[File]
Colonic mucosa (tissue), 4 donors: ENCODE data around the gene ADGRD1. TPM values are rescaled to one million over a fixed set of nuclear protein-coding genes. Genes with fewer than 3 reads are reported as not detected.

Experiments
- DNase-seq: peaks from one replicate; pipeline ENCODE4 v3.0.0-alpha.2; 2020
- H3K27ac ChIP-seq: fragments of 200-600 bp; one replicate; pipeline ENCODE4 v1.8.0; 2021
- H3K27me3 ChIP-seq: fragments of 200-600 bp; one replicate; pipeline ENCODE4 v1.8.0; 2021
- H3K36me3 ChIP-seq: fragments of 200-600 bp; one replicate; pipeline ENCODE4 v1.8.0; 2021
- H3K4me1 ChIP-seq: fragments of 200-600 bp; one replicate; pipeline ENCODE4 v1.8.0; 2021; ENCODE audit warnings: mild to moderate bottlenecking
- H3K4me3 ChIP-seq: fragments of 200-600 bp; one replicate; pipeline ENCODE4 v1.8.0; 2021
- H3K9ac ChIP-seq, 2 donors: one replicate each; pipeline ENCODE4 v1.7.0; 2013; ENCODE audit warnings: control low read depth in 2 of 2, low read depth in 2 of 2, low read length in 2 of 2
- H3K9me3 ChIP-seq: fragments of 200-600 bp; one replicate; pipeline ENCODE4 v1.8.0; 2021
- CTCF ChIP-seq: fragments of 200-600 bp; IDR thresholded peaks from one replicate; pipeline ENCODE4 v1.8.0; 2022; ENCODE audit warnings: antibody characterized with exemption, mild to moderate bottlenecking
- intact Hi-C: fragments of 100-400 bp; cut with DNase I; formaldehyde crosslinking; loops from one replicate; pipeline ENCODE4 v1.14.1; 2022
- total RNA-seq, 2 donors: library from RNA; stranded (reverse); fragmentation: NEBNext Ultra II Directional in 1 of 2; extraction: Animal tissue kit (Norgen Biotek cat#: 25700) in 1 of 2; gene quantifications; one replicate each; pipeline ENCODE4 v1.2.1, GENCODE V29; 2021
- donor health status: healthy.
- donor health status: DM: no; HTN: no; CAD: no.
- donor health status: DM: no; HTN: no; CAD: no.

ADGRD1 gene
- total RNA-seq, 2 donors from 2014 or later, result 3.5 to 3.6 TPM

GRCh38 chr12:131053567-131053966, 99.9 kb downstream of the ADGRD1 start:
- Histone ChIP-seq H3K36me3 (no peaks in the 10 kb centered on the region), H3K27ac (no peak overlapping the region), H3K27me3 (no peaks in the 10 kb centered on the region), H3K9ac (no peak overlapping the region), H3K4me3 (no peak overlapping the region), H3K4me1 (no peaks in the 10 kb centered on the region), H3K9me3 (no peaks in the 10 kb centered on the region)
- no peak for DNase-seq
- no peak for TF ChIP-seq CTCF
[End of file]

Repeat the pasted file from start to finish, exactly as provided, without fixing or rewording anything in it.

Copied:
Colonic mucosa (tissue), 4 donors: ENCODE data around the gene ADGRD1. TPM values are rescaled to one million over a fixed set of nuclear protein-coding genes. Genes with fewer than 3 reads are reported as not detected.

Experiments
- DNase-seq: peaks from one replicate; pipeline ENCODE4 v3.0.0-alpha.2; 2020
- H3K27ac ChIP-seq: fragments of 200-600 bp; one replicate; pipeline ENCODE4 v1.8.0; 2021
- H3K27me3 ChIP-seq: fragments of 200-600 bp; one replicate; pipeline ENCODE4 v1.8.0; 2021
- H3K36me3 ChIP-seq: fragments of 200-600 bp; one replicate; pipeline ENCODE4 v1.8.0; 2021
- H3K4me1 ChIP-seq: fragments of 200-600 bp; one replicate; pipeline ENCODE4 v1.8.0; 2021; ENCODE audit warnings: mild to moderate bottlenecking
- H3K4me3 ChIP-seq: fragments of 200-600 bp; one replicate; pipeline ENCODE4 v1.8.0; 2021
- H3K9ac ChIP-seq, 2 donors: one replicate each; pipeline ENCODE4 v1.7.0; 2013; ENCODE audit warnings: control low read depth in 2 of 2, low read depth in 2 of 2, low read length in 2 of 2
- H3K9me3 ChIP-seq: fragments of 200-600 bp; one replicate; pipeline ENCODE4 v1.8.0; 2021
- CTCF ChIP-seq: fragments of 200-600 bp; IDR thresholded peaks from one replicate; pipeline ENCODE4 v1.8.0; 2022; ENCODE audit warnings: antibody characterized with exemption, mild to moderate bottlenecking
- intact Hi-C: fragments of 100-400 bp; cut with DNase I; formaldehyde crosslinking; loops from one replicate; pipeline ENCODE4 v1.14.1; 2022
- total RNA-seq, 2 donors: library from RNA; stranded (reverse); fragmentation: NEBNext Ultra II Directional in 1 of 2; extraction: Animal tissue kit (Norgen Biotek cat#: 25700) in 1 of 2; gene quantifications; one replicate each; pipeline ENCODE4 v1.2.1, GENCODE V29; 2021
- donor health status: healthy.
- donor health status: DM: no; HTN: no; CAD: no.
- donor health status: DM: no; HTN: no; CAD: no.

ADGRD1 gene
- total RNA-seq, 2 donors from 2014 or later, result 3.5 to 3.6 TPM

GRCh38 chr12:131053567-131053966, 99.9 kb downstream of the ADGRD1 start:
- Histone ChIP-seq H3K36me3 (no peaks in the 10 kb centered on the region), H3K27ac (no peak overlapping the region), H3K27me3 (no peaks in the 10 kb centered on the region), H3K9ac (no peak overlapping the region), H3K4me3 (no peak overlapping the region), H3K4me1 (no peaks in the 10 kb centered on the region), H3K9me3 (no peaks in the 10 kb centered on the region)
- no peak for DNase-seq
- no peak for TF ChIP-seq CTCF